The price the house actually sold for is public information so anyone putting in an offer will be able to find that out, think it maybe takes a little while to be listed
And a house is worth what someone will pay for it, if someone offers more it’s their business, everyone knows EA will try and get a higher price, if someone wants to pay it it’s their business - it’s unethical but I doubt it can be illegal
I can't really see any reason for the guide price to be amended on RM after the house has gone under offer. Eventually you will be able to find out the actual sold price but it takes a while for this to be available online.
Sold one could well have gone for £750k if it went to sealed bids/bidding war. Quite often agents underprice things in order to attract lots of buyers and start a bidding war. And it may have been already shown to registered buyers before it was listed on RM so sealed bids not impossible in 24h.
If it didn't - then that does seem misleading by the agent as in that case £750k is neither the asking nor the sale price.
The price showing on RM is only ever the asking price/price the place was advertised at. The actual sold price takes a while to come through - usually about three months from the Land Registry registering the transaction.
EAs don't update listings with the agreed sale price for all sorts of reasons - until exchange the price can change.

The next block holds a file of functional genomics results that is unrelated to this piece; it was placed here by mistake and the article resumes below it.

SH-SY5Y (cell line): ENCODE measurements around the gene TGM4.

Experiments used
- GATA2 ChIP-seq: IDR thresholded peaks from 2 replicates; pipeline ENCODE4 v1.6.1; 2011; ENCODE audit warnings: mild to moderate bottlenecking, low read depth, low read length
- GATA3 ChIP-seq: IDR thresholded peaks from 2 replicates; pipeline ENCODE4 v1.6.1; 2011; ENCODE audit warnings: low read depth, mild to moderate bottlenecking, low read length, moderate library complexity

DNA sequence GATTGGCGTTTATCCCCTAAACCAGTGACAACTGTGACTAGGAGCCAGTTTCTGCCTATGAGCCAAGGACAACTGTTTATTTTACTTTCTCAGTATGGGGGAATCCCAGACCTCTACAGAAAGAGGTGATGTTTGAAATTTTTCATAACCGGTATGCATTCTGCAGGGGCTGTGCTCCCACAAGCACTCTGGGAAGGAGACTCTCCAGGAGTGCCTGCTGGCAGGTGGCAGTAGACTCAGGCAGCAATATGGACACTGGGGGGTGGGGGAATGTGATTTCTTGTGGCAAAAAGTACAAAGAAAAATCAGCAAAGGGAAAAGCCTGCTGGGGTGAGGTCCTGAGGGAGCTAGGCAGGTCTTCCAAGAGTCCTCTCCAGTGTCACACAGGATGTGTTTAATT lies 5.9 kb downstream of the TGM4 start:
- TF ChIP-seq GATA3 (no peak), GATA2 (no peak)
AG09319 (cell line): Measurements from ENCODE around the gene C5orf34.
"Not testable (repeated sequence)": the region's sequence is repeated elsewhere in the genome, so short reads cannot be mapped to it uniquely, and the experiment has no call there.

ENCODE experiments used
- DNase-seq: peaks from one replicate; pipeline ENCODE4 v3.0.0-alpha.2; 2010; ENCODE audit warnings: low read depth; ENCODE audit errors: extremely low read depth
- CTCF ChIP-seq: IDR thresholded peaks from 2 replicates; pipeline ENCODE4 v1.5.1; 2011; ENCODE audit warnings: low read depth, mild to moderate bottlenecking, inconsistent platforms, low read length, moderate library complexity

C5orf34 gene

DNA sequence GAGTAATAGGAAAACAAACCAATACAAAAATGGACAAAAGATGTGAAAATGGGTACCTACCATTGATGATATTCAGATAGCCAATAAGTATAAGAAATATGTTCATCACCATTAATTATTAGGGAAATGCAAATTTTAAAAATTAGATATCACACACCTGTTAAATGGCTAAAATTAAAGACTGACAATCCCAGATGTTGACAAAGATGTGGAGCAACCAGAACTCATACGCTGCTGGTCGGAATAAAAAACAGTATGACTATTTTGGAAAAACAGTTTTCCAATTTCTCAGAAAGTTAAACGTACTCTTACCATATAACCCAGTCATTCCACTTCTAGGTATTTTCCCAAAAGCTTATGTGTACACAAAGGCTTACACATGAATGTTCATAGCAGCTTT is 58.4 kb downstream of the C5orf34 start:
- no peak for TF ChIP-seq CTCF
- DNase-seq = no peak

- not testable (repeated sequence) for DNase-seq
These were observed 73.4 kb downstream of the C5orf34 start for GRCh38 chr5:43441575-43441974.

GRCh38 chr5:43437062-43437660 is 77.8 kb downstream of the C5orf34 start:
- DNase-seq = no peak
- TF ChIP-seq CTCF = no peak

Sneaky! It would be very dubious practice, but you're right, there is definitely an incentive for an agent to list on RM to make it look like a property 'sold' for more than it actually did.
Whilst the actual sold price does indeed enter the public domain, it can often take many months to do so. Placing 'artificial' sold listings on RM could have 3 effects i see..
1. It skews the view of the market for potential buyers of other properties who might be lead to believe that things are selling for more than they actually are. 2. It skews the view of the property market in general as EA's often use 'comparable' listings when valuing 3. It makes the agent look like they are potentially getting more for their properties than the competition.
Genius! Although I suspect there is actually a much more benign explanation
You could complain to their governing body though. All residential estate agents belong to one of two/three ombudsmen who have codes of conduct they're meant to follow. Trading standards also enforce the Estate Agents Act which can lead to dodgy agents being banned. At a push it could even be fraud.
Feeling like a drama queen for suggesting this, but could it be some sort of money laundering? With the new seller being the crook and the estate agent turning a blind eye as they get two lots of commission.
I’ll get me coat. Feel a fool but it honestly was my first thought.
Why does it bother you? I assume you’re not selling property 2, or buying it?
It sounds dodgy, but does it affect anything? Any potential buyer of property 2 should check out sold prices, not listings prices. If they don’t do due diligence then it’s buyer beware, as the information is freely available.
You're not totally loopy @FrogFairy - estate agents are one of the professions subject to the Money Laundering Regulations exactly because they're in a position that lends itself to dodginess. HMRC are the ones who regulate them for this.